I had a four day proposal writing meeting at NASA-Ames outside San Francisco last week. Let's just say it was a lot of work. Late nights and early mornings. When Saturday rolled around and we were still working at 2pm, I couldn't wait for the moment when my little interdisciplinary team parted ways so that I could visit my good friend from graduate school, Lisa. Lisa and her husband Jeff have a gorgeous home in Menlo Park and treated me to one of the best evening respites in my life.

I walked in to see Jeff sauteeing porcini mushrooms for a pizza appetizer complete with taleggio cheese, fresh sage, and shallots, a little truffle oil on top. Instantly a glass of white Rochioli appeared in my hand, before the official home tour. FYI: I love Rochioli. Anyway, Lisa and Jeff are an inspiration for landscaping. These photos are only of the back yard since I was having too good a time to take many pictures

Dinner was here with a fire and candle light.
One gigantic aloe.
I haven't mentioned the best part though, dinner. After we sampled the crunchy perfect pizza, having switched to a black market Napa cabernet blend (black market meaning no label; these bottles come from the "extra" wine not legally sold by wineries; see my Vinify post for more) which was excellent, rare, and fun, we went back to another white (I think it was Australian since we needed something to open for cooking) for the pizza and traditional Venetian salad of asparagus, hard boiled eggs, fresh parsley and hot and sweet peppers from the back yard. Then the main course, Saltimbocca which literally means "to jump in the mouth". Whoa, I can't wait to try this out myself. Just imagine prosciutto wrapped around aged cheese, fresh sage leaves, and a pounded veal tenderloin, lightly seared then served quickly. And, as if i hadn't been overwhelmed by hospitality at this point, Jeff allowed me to decant the 1991 Beringer Private Reserve. A 16 year old Napa Valley Cabernet that was so beautifully smooth and layered with complexity that I had to just admit I was satiated with food wine pleasure. (It's worth noting that not all Beringers are amazing. But the Private Reserve is world class). The wine opened up a bit more while we tore through the saltimbocca, and remained the highlight for me. But let's not forget the pears baked in brandy wine, or was it something else. By this point I was loosing track.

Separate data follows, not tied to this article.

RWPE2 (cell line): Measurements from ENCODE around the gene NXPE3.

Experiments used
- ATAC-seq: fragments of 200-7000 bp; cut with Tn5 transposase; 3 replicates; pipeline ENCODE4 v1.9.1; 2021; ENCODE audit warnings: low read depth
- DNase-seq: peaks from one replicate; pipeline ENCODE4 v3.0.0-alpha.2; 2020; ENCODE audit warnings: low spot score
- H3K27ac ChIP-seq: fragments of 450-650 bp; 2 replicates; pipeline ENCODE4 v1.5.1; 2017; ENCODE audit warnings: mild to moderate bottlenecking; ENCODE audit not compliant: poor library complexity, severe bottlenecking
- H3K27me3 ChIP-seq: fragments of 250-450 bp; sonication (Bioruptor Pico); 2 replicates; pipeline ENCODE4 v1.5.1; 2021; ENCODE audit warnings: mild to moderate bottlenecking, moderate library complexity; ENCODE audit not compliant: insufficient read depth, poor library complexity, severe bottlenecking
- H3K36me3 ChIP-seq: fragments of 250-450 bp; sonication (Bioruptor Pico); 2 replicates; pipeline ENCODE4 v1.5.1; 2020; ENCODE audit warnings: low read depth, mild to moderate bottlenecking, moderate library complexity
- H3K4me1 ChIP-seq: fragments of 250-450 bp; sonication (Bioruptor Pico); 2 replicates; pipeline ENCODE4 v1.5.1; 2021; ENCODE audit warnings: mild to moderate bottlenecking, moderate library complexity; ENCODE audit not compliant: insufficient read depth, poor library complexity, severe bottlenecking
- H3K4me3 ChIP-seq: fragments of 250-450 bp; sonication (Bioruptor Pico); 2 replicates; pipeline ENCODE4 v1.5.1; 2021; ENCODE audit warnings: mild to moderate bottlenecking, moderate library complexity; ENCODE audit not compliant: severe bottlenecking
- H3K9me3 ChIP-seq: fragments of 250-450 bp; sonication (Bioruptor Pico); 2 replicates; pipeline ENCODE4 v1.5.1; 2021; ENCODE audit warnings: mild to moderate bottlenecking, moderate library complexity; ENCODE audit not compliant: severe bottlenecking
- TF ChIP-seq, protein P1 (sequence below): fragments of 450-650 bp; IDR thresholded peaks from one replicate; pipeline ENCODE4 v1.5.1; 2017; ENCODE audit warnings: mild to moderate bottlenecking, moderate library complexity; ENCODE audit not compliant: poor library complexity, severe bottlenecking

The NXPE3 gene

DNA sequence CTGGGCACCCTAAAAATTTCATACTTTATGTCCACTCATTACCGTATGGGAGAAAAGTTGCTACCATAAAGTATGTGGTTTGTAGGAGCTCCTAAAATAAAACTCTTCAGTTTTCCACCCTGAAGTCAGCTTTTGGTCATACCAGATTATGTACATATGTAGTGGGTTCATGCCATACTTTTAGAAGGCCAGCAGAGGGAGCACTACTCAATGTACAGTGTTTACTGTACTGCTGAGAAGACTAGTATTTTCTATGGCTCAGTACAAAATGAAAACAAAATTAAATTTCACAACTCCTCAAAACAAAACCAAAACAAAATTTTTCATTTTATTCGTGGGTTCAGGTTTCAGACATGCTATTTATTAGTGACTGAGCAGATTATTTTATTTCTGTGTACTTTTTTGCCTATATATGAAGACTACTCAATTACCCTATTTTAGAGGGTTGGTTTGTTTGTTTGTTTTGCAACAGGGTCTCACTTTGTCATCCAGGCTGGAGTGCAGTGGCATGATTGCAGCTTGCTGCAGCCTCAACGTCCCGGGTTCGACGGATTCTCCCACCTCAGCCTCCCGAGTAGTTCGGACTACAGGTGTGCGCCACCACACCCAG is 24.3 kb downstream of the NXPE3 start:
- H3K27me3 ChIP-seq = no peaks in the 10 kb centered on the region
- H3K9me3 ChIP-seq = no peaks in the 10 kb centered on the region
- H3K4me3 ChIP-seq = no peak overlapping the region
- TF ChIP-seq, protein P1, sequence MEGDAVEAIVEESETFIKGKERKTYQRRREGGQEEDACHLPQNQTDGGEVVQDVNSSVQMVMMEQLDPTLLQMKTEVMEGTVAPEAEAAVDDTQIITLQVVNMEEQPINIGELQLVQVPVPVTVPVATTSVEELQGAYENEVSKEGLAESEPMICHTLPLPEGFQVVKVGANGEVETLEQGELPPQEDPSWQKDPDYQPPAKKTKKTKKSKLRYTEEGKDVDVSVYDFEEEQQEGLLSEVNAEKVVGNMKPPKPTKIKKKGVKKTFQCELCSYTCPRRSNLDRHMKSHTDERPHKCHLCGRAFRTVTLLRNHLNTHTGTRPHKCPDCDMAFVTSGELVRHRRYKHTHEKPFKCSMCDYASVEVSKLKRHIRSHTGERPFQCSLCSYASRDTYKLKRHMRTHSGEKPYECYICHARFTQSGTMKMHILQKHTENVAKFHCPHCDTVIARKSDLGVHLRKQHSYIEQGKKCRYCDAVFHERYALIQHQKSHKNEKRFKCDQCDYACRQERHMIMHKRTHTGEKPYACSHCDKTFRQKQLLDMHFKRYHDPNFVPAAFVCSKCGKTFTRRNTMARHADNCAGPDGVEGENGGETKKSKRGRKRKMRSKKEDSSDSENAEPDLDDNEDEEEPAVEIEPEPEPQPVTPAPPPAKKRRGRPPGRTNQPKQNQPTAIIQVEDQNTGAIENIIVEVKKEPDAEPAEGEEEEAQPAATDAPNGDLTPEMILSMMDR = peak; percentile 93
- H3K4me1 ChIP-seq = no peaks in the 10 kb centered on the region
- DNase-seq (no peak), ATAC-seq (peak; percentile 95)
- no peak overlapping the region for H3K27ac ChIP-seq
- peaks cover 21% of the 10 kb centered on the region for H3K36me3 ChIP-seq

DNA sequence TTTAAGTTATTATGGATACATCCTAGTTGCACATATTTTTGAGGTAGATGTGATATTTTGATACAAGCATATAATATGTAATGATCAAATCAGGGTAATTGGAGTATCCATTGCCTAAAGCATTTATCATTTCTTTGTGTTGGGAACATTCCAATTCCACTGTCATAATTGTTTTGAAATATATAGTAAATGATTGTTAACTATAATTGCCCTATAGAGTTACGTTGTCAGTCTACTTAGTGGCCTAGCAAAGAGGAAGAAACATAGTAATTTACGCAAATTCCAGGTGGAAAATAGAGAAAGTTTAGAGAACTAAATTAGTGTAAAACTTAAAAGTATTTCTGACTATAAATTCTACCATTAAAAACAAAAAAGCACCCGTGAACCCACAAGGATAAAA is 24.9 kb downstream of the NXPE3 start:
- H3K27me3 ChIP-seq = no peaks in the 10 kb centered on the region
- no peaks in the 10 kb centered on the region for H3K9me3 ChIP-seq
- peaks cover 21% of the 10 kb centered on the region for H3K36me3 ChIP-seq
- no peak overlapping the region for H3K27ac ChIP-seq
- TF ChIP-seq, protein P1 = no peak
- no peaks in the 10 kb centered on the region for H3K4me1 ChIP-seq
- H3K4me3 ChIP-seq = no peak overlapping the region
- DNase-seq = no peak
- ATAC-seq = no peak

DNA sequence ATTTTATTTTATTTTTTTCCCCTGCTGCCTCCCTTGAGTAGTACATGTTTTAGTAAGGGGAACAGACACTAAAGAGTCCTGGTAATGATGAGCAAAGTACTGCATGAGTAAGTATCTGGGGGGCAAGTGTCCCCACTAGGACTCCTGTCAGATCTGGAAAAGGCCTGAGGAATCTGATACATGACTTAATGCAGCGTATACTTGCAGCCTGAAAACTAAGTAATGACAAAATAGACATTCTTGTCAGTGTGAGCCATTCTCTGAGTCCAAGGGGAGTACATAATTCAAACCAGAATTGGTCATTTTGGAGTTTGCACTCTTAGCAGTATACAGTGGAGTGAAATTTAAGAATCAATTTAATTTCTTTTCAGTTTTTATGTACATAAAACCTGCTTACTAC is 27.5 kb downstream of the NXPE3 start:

Thank you Lisa, thank you Jeff, for an amazing evening. I am taking notes on your hospitality, cooking, wine choices, and general ease with which you pulled of such a treat.

The morning cup of Peet's coffee. I had two.

10 October, 2007

Fall harvest

Naturally with fall here, we need to bake many apple pies. I got started on our first fall pie, but not before a glass of wine.
Apples were from an orchard not to far from where live. We took a hike near Mohonk, then came back with 2 pecks of Gala apples. I wouldn't have bought so many but Keel was too tired to go pick them ourselves after the hike. And they had a 2 peck bag of seconds for $5. Perfect! Of course we had to get an entire dozen fresh, as in still hot, apple cider donuts for the pregnant lady, a gallon of cider, and pumpkins for the porch.

Keely's napping has hit new levels. Tucker can't seem to resist a cat nap now and then either.

09 October, 2007

The Mohonk scramble

One of our favorite easy day hikes, the perfect jaunt for a picnic lunch, is at the Mohonk Spring Farm Trail. It's a little over an hour from our house, and the hike is pretty smooth walking through fields and forest until you hit the rock scramble. Once on top, the views are excellent across the Shawangunk range and you can even view the Catskills.

The pregnant lady showing she can still climb.

View towards the Southern Catskill mountains.

Getting that belly out at 21 weeks.